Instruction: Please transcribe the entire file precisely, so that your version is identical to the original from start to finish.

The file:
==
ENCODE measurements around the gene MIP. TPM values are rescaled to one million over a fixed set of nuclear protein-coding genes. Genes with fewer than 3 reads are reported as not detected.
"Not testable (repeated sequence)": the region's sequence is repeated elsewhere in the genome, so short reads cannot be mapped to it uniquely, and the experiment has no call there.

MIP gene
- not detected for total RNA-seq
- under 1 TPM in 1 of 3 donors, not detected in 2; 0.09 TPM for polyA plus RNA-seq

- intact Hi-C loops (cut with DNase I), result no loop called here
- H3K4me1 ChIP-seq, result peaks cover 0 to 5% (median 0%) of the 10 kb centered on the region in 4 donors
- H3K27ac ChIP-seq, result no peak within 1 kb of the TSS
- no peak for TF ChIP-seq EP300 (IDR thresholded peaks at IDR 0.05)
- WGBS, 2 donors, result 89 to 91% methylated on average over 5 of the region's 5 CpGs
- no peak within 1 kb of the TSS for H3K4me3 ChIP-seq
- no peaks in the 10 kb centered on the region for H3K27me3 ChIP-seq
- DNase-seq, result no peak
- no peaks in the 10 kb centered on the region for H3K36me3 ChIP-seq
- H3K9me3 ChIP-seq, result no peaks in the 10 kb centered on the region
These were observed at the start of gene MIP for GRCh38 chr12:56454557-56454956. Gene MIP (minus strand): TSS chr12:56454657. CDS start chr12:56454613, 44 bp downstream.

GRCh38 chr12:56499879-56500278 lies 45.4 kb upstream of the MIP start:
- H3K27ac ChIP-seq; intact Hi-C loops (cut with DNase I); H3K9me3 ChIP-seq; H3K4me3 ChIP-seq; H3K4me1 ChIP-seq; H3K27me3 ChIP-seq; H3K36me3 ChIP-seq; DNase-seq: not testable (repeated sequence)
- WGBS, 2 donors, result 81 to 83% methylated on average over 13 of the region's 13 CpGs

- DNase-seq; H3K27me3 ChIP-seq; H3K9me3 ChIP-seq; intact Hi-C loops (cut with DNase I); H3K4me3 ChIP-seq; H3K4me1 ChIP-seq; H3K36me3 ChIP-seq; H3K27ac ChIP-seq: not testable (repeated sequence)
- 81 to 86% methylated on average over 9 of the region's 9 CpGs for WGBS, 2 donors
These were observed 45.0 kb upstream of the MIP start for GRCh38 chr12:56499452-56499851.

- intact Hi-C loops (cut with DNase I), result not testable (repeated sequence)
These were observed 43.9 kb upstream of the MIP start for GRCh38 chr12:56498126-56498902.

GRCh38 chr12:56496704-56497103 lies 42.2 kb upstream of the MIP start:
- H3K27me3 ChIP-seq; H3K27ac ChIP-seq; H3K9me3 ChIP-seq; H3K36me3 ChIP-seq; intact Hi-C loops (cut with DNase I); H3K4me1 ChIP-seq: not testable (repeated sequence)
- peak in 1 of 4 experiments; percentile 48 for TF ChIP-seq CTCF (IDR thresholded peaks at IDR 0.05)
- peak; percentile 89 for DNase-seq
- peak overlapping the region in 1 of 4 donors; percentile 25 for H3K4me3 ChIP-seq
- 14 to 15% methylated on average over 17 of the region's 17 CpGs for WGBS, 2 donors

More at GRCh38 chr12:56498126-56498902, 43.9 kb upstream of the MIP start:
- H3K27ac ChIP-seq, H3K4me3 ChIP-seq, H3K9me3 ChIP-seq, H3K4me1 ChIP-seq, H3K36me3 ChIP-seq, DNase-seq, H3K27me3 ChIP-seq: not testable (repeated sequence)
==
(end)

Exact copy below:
ENCODE measurements around the gene MIP. TPM values are rescaled to one million over a fixed set of nuclear protein-coding genes. Genes with fewer than 3 reads are reported as not detected.
"Not testable (repeated sequence)": the region's sequence is repeated elsewhere in the genome, so short reads cannot be mapped to it uniquely, and the experiment has no call there.

MIP gene
- not detected for total RNA-seq
- under 1 TPM in 1 of 3 donors, not detected in 2; 0.09 TPM for polyA plus RNA-seq

- intact Hi-C loops (cut with DNase I), result no loop called here
- H3K4me1 ChIP-seq, result peaks cover 0 to 5% (median 0%) of the 10 kb centered on the region in 4 donors
- H3K27ac ChIP-seq, result no peak within 1 kb of the TSS
- no peak for TF ChIP-seq EP300 (IDR thresholded peaks at IDR 0.05)
- WGBS, 2 donors, result 89 to 91% methylated on average over 5 of the region's 5 CpGs
- no peak within 1 kb of the TSS for H3K4me3 ChIP-seq
- no peaks in the 10 kb centered on the region for H3K27me3 ChIP-seq
- DNase-seq, result no peak
- no peaks in the 10 kb centered on the region for H3K36me3 ChIP-seq
- H3K9me3 ChIP-seq, result no peaks in the 10 kb centered on the region
These were observed at the start of gene MIP for GRCh38 chr12:56454557-56454956. Gene MIP (minus strand): TSS chr12:56454657. CDS start chr12:56454613, 44 bp downstream.

GRCh38 chr12:56499879-56500278 lies 45.4 kb upstream of the MIP start:
- H3K27ac ChIP-seq; intact Hi-C loops (cut with DNase I); H3K9me3 ChIP-seq; H3K4me3 ChIP-seq; H3K4me1 ChIP-seq; H3K27me3 ChIP-seq; H3K36me3 ChIP-seq; DNase-seq: not testable (repeated sequence)
- WGBS, 2 donors, result 81 to 83% methylated on average over 13 of the region's 13 CpGs

- DNase-seq; H3K27me3 ChIP-seq; H3K9me3 ChIP-seq; intact Hi-C loops (cut with DNase I); H3K4me3 ChIP-seq; H3K4me1 ChIP-seq; H3K36me3 ChIP-seq; H3K27ac ChIP-seq: not testable (repeated sequence)
- 81 to 86% methylated on average over 9 of the region's 9 CpGs for WGBS, 2 donors
These were observed 45.0 kb upstream of the MIP start for GRCh38 chr12:56499452-56499851.

- intact Hi-C loops (cut with DNase I), result not testable (repeated sequence)
These were observed 43.9 kb upstream of the MIP start for GRCh38 chr12:56498126-56498902.

GRCh38 chr12:56496704-56497103 lies 42.2 kb upstream of the MIP start:
- H3K27me3 ChIP-seq; H3K27ac ChIP-seq; H3K9me3 ChIP-seq; H3K36me3 ChIP-seq; intact Hi-C loops (cut with DNase I); H3K4me1 ChIP-seq: not testable (repeated sequence)
- peak in 1 of 4 experiments; percentile 48 for TF ChIP-seq CTCF (IDR thresholded peaks at IDR 0.05)
- peak; percentile 89 for DNase-seq
- peak overlapping the region in 1 of 4 donors; percentile 25 for H3K4me3 ChIP-seq
- 14 to 15% methylated on average over 17 of the region's 17 CpGs for WGBS, 2 donors

More at GRCh38 chr12:56498126-56498902, 43.9 kb upstream of the MIP start:
- H3K27ac ChIP-seq, H3K4me3 ChIP-seq, H3K9me3 ChIP-seq, H3K4me1 ChIP-seq, H3K36me3 ChIP-seq, DNase-seq, H3K27me3 ChIP-seq: not testable (repeated sequence)